Source Confusion from TechCrunch+
The article by the Energy Consulting Group cites an article by Darrell Etherington at TechCrunch which is not an interview with Musk but instead a badly summarized series of Tweets. The Energy Consulting Group presumes the following
(1 000 rockets) x (3 launches per day) x (1 000 tonnes) = 3 000 000 tonnes/day
This follows from this statement in their TechCrunch source,
total of mor [SIC] than 1,000 flights per year, per vehicle.
This claim in the TechCrunch+ article blurs the 2050 goal and the current goal.
In Tweets from Nov 7, 2019 Musk says
Payload to orbit per year of Starship fleet is most mind-blowing metric, as it’s designed to fly 3X per day, which is ~1000X per year [...] If we build as many Starships as Falcons, so ~100 vehicles & each does 100 tons to orbit, that’s a capacity of 10 million tons of payload to orbit per year
That does NOT say that 1,000 Starships will fly be flying three times a day. That says 100 Starships will fly three times a day, for 300 flights a day, every day where each of the 100 Starships fly 1000 times a year.
You can see this series of Tweets from Jan 16, 2020
Megatons per year to orbit are needed for life to become multiplanetary Starship design goal is 3 flights/day avg rate, so ~1000 flights/year at >100 tons/flight, so every 10 ships yield 1 megaton per year to orbit Building 100 Starships/year gets to 1000 in 10 years or 100 megatons/year or maybe around 100k people per Earth-Mars orbital sync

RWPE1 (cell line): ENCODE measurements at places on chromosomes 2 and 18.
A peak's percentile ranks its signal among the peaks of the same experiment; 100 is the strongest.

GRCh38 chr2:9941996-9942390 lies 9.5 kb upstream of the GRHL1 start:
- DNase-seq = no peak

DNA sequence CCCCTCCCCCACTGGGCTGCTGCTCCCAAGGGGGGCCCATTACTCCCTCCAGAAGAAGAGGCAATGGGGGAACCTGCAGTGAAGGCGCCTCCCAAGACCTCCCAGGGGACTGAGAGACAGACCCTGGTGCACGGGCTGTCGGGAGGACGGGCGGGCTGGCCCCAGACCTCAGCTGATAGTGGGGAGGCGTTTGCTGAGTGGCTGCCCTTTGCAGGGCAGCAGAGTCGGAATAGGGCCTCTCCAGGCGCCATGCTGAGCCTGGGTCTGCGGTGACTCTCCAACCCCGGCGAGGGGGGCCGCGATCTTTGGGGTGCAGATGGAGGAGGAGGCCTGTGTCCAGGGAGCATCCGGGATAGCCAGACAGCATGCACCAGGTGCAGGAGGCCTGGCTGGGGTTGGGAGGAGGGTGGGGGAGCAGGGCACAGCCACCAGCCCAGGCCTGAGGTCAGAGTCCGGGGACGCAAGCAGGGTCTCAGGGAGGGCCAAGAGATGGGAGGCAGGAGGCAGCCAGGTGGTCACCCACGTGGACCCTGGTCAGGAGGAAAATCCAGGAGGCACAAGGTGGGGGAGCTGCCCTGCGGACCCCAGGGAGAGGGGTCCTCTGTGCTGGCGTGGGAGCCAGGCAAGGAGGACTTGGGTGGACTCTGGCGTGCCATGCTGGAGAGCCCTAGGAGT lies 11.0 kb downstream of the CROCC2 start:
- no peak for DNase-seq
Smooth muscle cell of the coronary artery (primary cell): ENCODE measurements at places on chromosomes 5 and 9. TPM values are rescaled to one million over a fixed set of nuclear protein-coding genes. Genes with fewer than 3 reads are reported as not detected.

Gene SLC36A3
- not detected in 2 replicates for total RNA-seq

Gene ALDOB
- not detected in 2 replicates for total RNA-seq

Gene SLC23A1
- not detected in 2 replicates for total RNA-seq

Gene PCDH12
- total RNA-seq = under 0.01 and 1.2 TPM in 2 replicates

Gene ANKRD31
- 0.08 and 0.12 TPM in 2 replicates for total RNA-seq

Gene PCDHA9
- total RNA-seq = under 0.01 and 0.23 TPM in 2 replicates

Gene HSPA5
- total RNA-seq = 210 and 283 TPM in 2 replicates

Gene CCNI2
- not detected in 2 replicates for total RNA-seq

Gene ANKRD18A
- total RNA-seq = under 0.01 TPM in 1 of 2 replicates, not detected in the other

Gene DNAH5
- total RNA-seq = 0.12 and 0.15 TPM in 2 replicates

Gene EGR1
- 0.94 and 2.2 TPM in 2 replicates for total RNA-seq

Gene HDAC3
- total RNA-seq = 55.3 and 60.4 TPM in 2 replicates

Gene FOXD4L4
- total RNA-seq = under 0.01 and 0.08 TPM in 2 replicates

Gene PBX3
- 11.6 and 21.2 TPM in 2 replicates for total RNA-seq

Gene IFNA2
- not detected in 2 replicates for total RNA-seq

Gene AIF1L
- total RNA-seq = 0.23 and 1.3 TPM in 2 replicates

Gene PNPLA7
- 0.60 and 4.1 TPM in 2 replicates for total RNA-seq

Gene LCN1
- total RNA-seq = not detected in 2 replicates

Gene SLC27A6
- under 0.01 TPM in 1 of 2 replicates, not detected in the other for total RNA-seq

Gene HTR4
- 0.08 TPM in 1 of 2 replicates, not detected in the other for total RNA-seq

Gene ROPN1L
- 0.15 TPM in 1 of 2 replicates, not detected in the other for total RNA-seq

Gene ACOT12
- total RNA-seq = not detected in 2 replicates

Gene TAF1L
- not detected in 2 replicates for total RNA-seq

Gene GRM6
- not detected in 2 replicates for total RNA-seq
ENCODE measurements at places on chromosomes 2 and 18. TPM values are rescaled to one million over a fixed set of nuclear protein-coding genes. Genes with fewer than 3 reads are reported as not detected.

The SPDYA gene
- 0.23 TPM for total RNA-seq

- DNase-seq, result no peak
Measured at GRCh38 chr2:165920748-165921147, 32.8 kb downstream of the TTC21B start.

So where did the actual 1,000 rockets come from? It seems one of two places,
The actual statements of Musk seem like they would incline one to believe that the immediate plan calls for
- 1,000 Starships that will depart Earth every 26 months to ferry cargo and passengers to Mars,
- In addition every year there will be 100,000 lifts of cargo on the Starships, performed by 100 rockets lifting off ~3 times a day for a year carrying 100 tons for a yearly capacity of 10 M tons to orbit.
This is a launch cadence of
1,000 launches/2yr (every two years for the main trip) +
100,000 launches/yr (lifting 10M Tons)
= 500 launches/yr + 100,000 launches/yr
= 100,500 launches/yr
This 100,500 launches/yr will produce drastically different math from 3,000 launches/day (1,095,000 launches/yr) that the Energy Consulting Group assumes.
Launches per day = (100,500 / 365)
btfd = 275 launches * 1000 (tons of LNG) / 1,000,000 (million) * 48.7 (conversion million-metric-tons-LNG to billion-cubic-feet-NG)
btfd = 13.4
So SpaceX will consume 13.4 btfd not the 150 btfd the Energy Consulting Group calculated in their analysis.
As for the 100 MT (1,000 launches/day) goal, this Musk says is the 2050 goal. It's certainly not weighed properly in light of all the other claims Musk has made about the 10 megaton/year goal. In the context of "100k people per Earth-Mars orbital sync" that's no where to be seen (we remain at 0), and SpaceX would have to have a polished Starship production line to produce a Starship every three days (even once never mind for 10 years without stall). Not to mention I don't believe they've reused a single orbital launch craft twice in a day (nevermind a Starship three times in a day). They're no where near achieving either of these goals. They're still making test rockets and the last test was over five months ago.
This claim checks out as being Musk's 30 year "goal". But the more realistic projection is for 100,500 launches/year which he talks far more about, and he's still no where near reaching that. Moreover, if you're going to cite the 2050 goal then the title "SpaceX's Starship May Nearly Triple US Natural Gas Demand" seems to be of poor form as you're comparing the current consumption of LNG to the projected consumption of one company in thirty years.